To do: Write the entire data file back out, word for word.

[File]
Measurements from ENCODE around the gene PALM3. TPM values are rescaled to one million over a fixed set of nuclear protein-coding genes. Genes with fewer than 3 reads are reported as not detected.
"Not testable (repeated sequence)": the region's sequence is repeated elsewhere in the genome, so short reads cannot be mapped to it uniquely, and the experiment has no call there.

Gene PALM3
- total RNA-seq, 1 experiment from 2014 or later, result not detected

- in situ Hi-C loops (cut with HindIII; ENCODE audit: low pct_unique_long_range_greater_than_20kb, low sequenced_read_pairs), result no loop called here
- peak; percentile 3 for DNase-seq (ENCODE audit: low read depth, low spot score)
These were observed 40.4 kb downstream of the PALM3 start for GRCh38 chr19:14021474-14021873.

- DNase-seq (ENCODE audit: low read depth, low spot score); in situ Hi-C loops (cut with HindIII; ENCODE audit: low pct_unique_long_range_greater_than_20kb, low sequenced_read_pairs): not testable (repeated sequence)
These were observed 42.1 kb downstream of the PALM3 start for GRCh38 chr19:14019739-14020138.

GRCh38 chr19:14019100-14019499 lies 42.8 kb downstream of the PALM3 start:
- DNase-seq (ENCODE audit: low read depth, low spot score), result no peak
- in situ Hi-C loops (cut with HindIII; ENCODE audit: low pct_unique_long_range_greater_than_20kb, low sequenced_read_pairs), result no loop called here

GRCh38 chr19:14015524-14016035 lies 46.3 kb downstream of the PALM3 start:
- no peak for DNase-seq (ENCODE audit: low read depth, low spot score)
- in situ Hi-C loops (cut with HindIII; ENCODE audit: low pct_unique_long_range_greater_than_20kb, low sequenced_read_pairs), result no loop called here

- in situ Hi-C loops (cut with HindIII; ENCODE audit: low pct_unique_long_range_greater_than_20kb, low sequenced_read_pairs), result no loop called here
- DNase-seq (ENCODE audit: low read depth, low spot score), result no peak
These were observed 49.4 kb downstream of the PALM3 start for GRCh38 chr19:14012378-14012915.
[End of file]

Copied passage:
Measurements from ENCODE around the gene PALM3. TPM values are rescaled to one million over a fixed set of nuclear protein-coding genes. Genes with fewer than 3 reads are reported as not detected.
"Not testable (repeated sequence)": the region's sequence is repeated elsewhere in the genome, so short reads cannot be mapped to it uniquely, and the experiment has no call there.

Gene PALM3
- total RNA-seq, 1 experiment from 2014 or later, result not detected

- in situ Hi-C loops (cut with HindIII; ENCODE audit: low pct_unique_long_range_greater_than_20kb, low sequenced_read_pairs), result no loop called here
- peak; percentile 3 for DNase-seq (ENCODE audit: low read depth, low spot score)
These were observed 40.4 kb downstream of the PALM3 start for GRCh38 chr19:14021474-14021873.

- DNase-seq (ENCODE audit: low read depth, low spot score); in situ Hi-C loops (cut with HindIII; ENCODE audit: low pct_unique_long_range_greater_than_20kb, low sequenced_read_pairs): not testable (repeated sequence)
These were observed 42.1 kb downstream of the PALM3 start for GRCh38 chr19:14019739-14020138.

GRCh38 chr19:14019100-14019499 lies 42.8 kb downstream of the PALM3 start:
- DNase-seq (ENCODE audit: low read depth, low spot score), result no peak
- in situ Hi-C loops (cut with HindIII; ENCODE audit: low pct_unique_long_range_greater_than_20kb, low sequenced_read_pairs), result no loop called here

GRCh38 chr19:14015524-14016035 lies 46.3 kb downstream of the PALM3 start:
- no peak for DNase-seq (ENCODE audit: low read depth, low spot score)
- in situ Hi-C loops (cut with HindIII; ENCODE audit: low pct_unique_long_range_greater_than_20kb, low sequenced_read_pairs), result no loop called here

- in situ Hi-C loops (cut with HindIII; ENCODE audit: low pct_unique_long_range_greater_than_20kb, low sequenced_read_pairs), result no loop called here
- DNase-seq (ENCODE audit: low read depth, low spot score), result no peak
These were observed 49.4 kb downstream of the PALM3 start for GRCh38 chr19:14012378-14012915.